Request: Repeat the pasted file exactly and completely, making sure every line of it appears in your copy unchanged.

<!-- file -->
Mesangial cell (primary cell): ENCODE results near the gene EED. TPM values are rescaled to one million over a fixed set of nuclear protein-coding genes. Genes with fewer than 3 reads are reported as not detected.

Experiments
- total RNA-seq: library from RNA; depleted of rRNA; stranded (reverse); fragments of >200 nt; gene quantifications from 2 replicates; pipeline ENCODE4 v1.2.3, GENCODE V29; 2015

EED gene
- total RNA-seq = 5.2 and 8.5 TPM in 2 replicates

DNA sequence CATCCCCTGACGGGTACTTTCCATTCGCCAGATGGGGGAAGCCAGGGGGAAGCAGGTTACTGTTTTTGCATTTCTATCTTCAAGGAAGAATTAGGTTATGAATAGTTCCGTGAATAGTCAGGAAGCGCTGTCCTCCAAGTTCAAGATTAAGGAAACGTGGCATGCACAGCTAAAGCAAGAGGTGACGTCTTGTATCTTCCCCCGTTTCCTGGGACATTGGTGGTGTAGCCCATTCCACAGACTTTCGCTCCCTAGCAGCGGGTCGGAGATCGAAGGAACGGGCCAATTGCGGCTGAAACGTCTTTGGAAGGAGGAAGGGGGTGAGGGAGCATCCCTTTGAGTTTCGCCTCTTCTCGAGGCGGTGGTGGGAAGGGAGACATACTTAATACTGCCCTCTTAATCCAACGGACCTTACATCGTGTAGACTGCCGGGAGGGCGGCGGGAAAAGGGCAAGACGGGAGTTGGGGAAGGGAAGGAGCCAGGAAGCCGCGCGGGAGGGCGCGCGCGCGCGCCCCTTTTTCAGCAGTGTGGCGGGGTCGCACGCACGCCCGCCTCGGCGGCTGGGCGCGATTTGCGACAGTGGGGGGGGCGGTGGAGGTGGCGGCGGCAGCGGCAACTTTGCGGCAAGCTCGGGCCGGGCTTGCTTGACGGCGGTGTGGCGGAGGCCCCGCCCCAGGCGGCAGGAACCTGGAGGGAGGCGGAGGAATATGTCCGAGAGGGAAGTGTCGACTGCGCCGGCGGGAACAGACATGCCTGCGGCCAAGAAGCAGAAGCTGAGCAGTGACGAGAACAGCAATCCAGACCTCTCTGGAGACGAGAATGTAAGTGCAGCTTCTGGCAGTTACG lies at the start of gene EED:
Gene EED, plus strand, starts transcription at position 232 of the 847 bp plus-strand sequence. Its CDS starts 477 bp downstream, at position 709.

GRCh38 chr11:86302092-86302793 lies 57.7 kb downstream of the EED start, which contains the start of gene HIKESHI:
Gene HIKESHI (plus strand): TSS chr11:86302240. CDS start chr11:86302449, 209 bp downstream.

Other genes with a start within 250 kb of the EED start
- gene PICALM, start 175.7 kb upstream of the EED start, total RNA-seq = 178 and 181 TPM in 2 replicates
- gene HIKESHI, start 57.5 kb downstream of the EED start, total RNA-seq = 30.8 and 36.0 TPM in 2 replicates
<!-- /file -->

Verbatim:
Mesangial cell (primary cell): ENCODE results near the gene EED. TPM values are rescaled to one million over a fixed set of nuclear protein-coding genes. Genes with fewer than 3 reads are reported as not detected.

Experiments
- total RNA-seq: library from RNA; depleted of rRNA; stranded (reverse); fragments of >200 nt; gene quantifications from 2 replicates; pipeline ENCODE4 v1.2.3, GENCODE V29; 2015

EED gene
- total RNA-seq = 5.2 and 8.5 TPM in 2 replicates

DNA sequence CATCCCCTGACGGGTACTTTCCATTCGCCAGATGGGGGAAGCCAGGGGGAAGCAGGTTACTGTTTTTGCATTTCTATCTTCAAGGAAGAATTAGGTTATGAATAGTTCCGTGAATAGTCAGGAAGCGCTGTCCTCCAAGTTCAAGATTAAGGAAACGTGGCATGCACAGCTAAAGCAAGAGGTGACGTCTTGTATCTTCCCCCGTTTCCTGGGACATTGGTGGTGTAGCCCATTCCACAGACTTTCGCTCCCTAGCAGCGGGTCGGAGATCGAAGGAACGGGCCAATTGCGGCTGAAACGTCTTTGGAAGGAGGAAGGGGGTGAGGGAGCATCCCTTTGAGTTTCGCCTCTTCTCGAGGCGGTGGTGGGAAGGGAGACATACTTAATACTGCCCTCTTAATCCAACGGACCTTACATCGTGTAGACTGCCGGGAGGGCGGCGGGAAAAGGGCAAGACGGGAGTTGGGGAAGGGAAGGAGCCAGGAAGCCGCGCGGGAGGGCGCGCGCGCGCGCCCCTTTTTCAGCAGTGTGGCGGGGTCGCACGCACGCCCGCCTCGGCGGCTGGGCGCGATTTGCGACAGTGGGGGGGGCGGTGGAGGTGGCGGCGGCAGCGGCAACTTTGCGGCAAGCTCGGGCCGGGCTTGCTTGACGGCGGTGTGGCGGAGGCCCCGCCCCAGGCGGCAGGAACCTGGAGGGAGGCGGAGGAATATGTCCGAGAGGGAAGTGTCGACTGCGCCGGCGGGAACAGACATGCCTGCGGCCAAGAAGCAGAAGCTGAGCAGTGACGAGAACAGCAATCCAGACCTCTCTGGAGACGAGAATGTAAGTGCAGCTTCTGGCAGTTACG lies at the start of gene EED:
Gene EED, plus strand, starts transcription at position 232 of the 847 bp plus-strand sequence. Its CDS starts 477 bp downstream, at position 709.

GRCh38 chr11:86302092-86302793 lies 57.7 kb downstream of the EED start, which contains the start of gene HIKESHI:
Gene HIKESHI (plus strand): TSS chr11:86302240. CDS start chr11:86302449, 209 bp downstream.

Other genes with a start within 250 kb of the EED start
- gene PICALM, start 175.7 kb upstream of the EED start, total RNA-seq = 178 and 181 TPM in 2 replicates
- gene HIKESHI, start 57.5 kb downstream of the EED start, total RNA-seq = 30.8 and 36.0 TPM in 2 replicates